Bug 2783 - suspend/resume causes clocks to get set forward
Summary: suspend/resume causes clocks to get set forward
Status: CLOSED DUPLICATE of bug 2396
Alias: None
Product: Red Hat Linux
Classification: Retired
Component: clock
Version: 6.0
Hardware: i386
OS: Linux
Target Milestone: ---
Assignee: David Lawrence
QA Contact:
Depends On:
TreeView+ depends on / blocked
Reported: 1999-05-13 02:35 UTC by Yaron Minsky
Modified: 2008-05-01 15:37 UTC (History)
0 users

Fixed In Version:
Doc Type: Bug Fix
Doc Text:
Clone Of:
Last Closed: 1999-05-14 20:24:06 UTC

Attachments (Terms of Use)

Description Yaron Minsky 1999-05-13 02:35:40 UTC
My machine is a regular desktop, but I have power-saving
settings currently on (in my BIOS).  Whenver the machine
goes into suspend mode and comes back, the clock is set
forward.  I'm not sure what the magic formula is --
sometimes it seems to be set forward 20 minutes, sometimes 4

The only workaround I can figure out at the moment is to
disable energy-saving mode from the BIOS.

Comment 1 Yaron Minsky 1999-05-13 02:43:59 UTC
Further information about the bug:  it appears that what happens is
that when the resume occurs, the timezone is ignored and the hwclock
value is directly set to the real clock value.  That, at least,
explains the cases I've run up against with the 4 hour move.  I'm not
sure about the 30-minute shift, but I can't replicate that one yet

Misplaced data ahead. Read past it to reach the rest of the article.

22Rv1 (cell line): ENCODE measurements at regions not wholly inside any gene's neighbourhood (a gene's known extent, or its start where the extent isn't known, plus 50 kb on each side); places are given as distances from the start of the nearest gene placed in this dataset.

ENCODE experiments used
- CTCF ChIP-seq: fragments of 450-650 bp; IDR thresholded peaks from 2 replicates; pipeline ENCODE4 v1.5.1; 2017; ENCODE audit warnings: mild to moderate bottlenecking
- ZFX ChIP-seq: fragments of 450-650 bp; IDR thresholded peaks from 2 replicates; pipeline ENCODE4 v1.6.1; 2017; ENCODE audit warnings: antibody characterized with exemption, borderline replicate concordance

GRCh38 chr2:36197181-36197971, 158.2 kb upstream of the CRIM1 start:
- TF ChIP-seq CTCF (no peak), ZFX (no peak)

Comment 2 Bill Nottingham 1999-05-13 14:15:59 UTC
Try grabbing the latest apmd package from Raw Hide; alternatively,
start apmd with the '-u' option if your system clock is
in UTC. Does that help?

Comment 3 Yaron Minsky 1999-05-13 17:37:59 UTC
I switched over to storing my clock in regular time, not UTC (using
linuxconf) and the problem still persists, sort of.  Now, when I do
apm -s, it wakes up with the right time, but when I do apm -S, it
wakes up with the time set BACK by four hours.  This is with the
newest apm installed from the updates directory.  I haven't tried the
RawHide package.  The command line invocation for apmd (according to
ps) is:

    /usr/sbin/apmd -p 10 -w 5 -W

Comment 4 Yaron Minsky 1999-05-14 01:41:59 UTC
One more addition:  When time is stored as UTC, then:
  return from apm -s sets time FORWARD four hours
  return from apm -S doesn't mess up the clock

when time is not stored as UTC, then:
  return from apm -s doesn't mess up clock
  return from apm -S sets clock four hours BACKWARDS

This would suggest that restoring from apm -s always assumes non-UTC,
and restoring from apm -S always assumes UTC.  But this is almost too
odd to believe.

Comment 5 Jeff Johnson 1999-05-14 20:24:59 UTC
*** This bug has been marked as a duplicate of 2396 ***

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